I’ve written about several of these Secret Agent X novels here on the blog, so obviously they’re not forgotten by me. There are also quite a few of them available in reprint editions, so pulp fandom knows about them, too. But I think it’s a good bet that the character has faded from the memory of the general public, and since this is a particularly good entry in the series, I thought it deserved a Forgotten Books post of its own.
Like a lot of other stories from the hero pulps, the Secret Agent X novels often feature some mysterious criminal mastermind who wears a mask or a hood or some such. There’s usually some bizarre murder method as well. Those elements appear in this novel, but for once, they’re actually minor. For the pulps, THE SINISTER SCOURGE, from the January 1935 issue of SECRET AGENT X, is pretty realistic. This time around, the Agent is engaged in a grim, gritty battle against a drug smuggling ring that’s flooding the country with a new super-drug. The main touch of typically over-the-top pulp business is the Agent’s uncanny ability to craft perfect disguises as a moment’s notice. Mostly it’s gun battles and fistfights as the Agent works his way higher and higher up the chain of command in the drug ring. At times this yarn reminded me a little of a Mack Bolan novel as Secret Agent X takes on organized crime.
The author behind the Brant House pseudonym this time around is Paul Chadwick, the creator of the Secret Agent X character. Chadwick is best known for his novels in this series, as well as a series of novelettes about investigator Wade Hammond that ran in the pulp TEN DETECTIVE ACES. His prose has a sweaty, breathless, almost overwrought quality to it that makes it easy to distinguish, and it works better than usual in THE SINISTER SCOURGE. There are also some welcome touches of wry humor amidst all the blood and thunder. While this novel isn’t really all that typical of the Secret Agent X series, it’s also one of the best I’ve read featuring the character.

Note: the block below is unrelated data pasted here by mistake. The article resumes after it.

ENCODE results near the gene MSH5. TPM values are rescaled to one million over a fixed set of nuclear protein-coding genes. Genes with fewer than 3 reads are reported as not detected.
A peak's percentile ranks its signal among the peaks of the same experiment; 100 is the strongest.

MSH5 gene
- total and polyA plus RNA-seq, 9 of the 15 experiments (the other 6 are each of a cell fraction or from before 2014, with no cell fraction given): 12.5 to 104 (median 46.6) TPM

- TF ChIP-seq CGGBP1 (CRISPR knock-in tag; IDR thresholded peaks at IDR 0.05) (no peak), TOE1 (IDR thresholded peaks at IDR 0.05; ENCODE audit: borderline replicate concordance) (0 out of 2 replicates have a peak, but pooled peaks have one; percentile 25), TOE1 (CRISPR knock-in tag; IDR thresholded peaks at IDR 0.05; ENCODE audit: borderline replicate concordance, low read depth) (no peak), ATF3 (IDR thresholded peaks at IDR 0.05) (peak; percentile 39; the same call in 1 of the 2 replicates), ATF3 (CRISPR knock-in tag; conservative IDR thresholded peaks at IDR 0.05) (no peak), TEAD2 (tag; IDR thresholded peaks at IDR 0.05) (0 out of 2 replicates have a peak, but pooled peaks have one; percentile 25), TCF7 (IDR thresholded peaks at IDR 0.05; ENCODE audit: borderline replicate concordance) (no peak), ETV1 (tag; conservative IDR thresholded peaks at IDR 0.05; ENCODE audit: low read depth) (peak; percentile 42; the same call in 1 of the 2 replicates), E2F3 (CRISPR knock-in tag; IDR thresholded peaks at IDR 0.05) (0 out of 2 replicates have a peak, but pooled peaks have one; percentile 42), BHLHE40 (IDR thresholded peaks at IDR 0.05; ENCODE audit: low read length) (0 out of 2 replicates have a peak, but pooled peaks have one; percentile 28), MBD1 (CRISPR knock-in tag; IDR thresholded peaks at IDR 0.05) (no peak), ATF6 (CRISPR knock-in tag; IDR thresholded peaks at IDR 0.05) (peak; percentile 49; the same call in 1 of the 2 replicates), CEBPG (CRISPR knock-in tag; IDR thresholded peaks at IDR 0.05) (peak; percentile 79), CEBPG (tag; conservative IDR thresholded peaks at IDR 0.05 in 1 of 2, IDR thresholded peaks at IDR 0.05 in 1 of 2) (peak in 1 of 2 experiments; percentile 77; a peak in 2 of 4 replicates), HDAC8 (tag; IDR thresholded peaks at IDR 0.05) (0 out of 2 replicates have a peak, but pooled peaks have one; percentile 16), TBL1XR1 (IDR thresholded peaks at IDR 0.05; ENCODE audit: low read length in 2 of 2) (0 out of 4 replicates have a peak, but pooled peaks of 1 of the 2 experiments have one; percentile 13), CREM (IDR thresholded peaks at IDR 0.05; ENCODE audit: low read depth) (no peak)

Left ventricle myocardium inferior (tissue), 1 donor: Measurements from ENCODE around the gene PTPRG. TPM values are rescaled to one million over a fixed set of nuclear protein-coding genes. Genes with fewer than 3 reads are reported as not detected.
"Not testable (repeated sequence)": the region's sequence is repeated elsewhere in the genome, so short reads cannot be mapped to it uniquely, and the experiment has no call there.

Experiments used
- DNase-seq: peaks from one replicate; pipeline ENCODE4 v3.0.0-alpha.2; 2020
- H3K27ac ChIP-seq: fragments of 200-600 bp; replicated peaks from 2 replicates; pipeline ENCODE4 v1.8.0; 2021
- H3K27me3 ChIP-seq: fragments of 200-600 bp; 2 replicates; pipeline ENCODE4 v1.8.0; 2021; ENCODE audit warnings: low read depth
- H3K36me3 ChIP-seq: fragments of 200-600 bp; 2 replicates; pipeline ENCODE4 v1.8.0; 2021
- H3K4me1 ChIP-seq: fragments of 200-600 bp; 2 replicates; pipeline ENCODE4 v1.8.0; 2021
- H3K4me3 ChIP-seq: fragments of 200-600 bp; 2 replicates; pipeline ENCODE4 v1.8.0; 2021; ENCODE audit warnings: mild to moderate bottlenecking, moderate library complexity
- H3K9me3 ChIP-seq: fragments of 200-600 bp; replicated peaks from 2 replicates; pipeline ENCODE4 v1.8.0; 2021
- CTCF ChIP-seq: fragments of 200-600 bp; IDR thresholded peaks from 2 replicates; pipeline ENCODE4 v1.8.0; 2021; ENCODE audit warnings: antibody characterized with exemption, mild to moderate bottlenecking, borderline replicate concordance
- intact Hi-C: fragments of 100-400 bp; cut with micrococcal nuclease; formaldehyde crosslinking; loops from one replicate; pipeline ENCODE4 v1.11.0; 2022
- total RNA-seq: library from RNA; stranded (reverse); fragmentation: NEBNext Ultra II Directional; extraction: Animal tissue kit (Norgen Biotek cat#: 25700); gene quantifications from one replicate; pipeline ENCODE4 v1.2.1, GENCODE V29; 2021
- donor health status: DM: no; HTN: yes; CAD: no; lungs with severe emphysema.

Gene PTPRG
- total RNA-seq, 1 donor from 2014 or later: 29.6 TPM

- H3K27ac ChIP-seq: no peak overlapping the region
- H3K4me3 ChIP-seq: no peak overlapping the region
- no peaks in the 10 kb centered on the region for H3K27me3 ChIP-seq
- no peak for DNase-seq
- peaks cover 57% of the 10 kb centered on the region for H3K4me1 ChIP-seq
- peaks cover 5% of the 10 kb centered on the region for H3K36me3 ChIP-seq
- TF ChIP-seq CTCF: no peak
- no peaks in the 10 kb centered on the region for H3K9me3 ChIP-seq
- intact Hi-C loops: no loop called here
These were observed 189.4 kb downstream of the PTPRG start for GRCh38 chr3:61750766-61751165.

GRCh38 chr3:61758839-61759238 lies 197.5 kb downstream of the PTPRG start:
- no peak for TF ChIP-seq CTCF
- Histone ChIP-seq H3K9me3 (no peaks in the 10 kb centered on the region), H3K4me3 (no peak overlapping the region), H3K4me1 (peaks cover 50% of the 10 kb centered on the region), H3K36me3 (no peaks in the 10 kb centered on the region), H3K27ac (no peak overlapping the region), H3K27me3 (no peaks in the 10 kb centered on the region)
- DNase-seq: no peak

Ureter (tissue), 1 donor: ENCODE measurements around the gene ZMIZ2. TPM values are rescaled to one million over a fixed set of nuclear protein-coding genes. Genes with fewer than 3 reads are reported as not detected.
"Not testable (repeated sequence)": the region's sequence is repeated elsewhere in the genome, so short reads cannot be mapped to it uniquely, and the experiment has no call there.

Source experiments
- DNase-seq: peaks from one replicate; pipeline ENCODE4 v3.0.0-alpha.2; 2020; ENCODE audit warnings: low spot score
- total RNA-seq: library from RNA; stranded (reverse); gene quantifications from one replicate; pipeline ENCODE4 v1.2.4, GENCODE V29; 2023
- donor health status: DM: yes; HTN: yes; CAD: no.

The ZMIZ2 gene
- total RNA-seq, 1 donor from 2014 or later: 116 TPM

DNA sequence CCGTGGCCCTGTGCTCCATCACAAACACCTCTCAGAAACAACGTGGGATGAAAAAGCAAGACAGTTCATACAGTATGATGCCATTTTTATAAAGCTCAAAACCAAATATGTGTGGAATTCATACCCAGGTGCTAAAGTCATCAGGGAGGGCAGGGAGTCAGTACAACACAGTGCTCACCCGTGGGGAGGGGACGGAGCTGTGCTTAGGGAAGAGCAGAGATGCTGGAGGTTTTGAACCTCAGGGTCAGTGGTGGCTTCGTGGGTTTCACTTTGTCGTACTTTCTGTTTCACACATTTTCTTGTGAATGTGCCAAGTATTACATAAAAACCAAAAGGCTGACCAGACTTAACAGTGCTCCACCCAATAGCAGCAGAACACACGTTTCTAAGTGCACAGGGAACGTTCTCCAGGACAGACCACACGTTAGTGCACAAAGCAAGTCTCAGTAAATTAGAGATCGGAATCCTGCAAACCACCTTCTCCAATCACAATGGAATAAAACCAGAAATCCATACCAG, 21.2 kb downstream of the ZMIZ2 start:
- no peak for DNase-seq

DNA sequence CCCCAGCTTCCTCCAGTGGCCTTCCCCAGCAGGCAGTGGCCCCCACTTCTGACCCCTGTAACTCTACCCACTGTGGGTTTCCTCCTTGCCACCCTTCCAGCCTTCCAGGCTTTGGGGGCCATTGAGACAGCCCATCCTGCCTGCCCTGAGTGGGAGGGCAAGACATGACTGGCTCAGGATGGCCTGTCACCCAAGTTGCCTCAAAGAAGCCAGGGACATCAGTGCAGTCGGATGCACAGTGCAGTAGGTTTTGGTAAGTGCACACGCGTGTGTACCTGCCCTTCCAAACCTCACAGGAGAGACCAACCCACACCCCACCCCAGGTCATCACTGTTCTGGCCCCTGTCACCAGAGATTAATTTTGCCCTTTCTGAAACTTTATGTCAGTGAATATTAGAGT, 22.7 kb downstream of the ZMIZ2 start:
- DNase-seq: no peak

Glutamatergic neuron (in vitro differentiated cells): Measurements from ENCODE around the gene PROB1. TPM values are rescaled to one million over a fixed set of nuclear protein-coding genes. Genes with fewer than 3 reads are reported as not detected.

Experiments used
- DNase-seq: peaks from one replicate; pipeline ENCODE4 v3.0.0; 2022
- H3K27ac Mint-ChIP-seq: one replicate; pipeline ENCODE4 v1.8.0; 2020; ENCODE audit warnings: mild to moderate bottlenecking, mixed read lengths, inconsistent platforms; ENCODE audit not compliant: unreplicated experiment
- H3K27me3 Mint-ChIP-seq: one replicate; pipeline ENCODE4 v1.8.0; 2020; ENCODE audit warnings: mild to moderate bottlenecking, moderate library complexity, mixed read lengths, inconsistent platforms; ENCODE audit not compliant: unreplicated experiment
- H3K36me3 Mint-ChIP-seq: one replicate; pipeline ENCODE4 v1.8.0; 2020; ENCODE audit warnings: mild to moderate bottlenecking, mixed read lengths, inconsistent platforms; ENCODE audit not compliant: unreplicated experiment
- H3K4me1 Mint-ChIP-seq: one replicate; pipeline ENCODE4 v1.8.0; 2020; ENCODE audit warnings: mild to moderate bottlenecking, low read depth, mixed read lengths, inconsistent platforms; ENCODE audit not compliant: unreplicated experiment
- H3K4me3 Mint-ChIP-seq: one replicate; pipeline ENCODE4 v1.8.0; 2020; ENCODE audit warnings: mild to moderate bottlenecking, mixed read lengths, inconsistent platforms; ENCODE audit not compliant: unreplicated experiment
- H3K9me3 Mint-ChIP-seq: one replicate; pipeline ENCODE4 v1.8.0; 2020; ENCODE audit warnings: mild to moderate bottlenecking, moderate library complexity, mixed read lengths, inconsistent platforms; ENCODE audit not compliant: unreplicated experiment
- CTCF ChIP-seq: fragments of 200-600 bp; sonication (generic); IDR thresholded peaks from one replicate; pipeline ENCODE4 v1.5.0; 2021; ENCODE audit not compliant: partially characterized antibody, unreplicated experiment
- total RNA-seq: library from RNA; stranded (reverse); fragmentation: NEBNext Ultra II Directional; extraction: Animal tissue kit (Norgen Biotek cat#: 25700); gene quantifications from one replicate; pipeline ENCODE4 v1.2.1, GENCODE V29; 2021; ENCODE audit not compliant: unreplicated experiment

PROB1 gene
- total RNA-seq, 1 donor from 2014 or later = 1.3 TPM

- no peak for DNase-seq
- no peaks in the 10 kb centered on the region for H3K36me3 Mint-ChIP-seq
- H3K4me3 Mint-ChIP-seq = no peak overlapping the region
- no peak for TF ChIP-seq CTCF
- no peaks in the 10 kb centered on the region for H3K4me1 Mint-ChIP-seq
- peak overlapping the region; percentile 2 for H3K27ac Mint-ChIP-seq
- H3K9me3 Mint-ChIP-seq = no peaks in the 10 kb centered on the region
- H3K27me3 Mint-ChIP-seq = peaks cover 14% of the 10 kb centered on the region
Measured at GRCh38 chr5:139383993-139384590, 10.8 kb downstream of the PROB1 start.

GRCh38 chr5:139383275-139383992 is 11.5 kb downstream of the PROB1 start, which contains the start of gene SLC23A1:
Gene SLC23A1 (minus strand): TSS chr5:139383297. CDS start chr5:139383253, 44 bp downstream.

A number of Secret Agent X novels were reprinted in the Sixties by Corinth/Regency, an offshoot of the publishing empire founded by William Hamling that also put out Nightstand Books, Midnight Readers, etc., the line of sort-core sleaze novels written pseudonymously by Lawrence Block, Donald E. Westlake, Robert Silverberg, Evan Hunter, Harry Whittington, and many other authors. I couldn’t find a cover scan from the original pulp to go with this post, so I used the cover from the Corinth paperback reprint instead. The art is by Robert Bonfils, who provided many, many covers for books published by Hamling.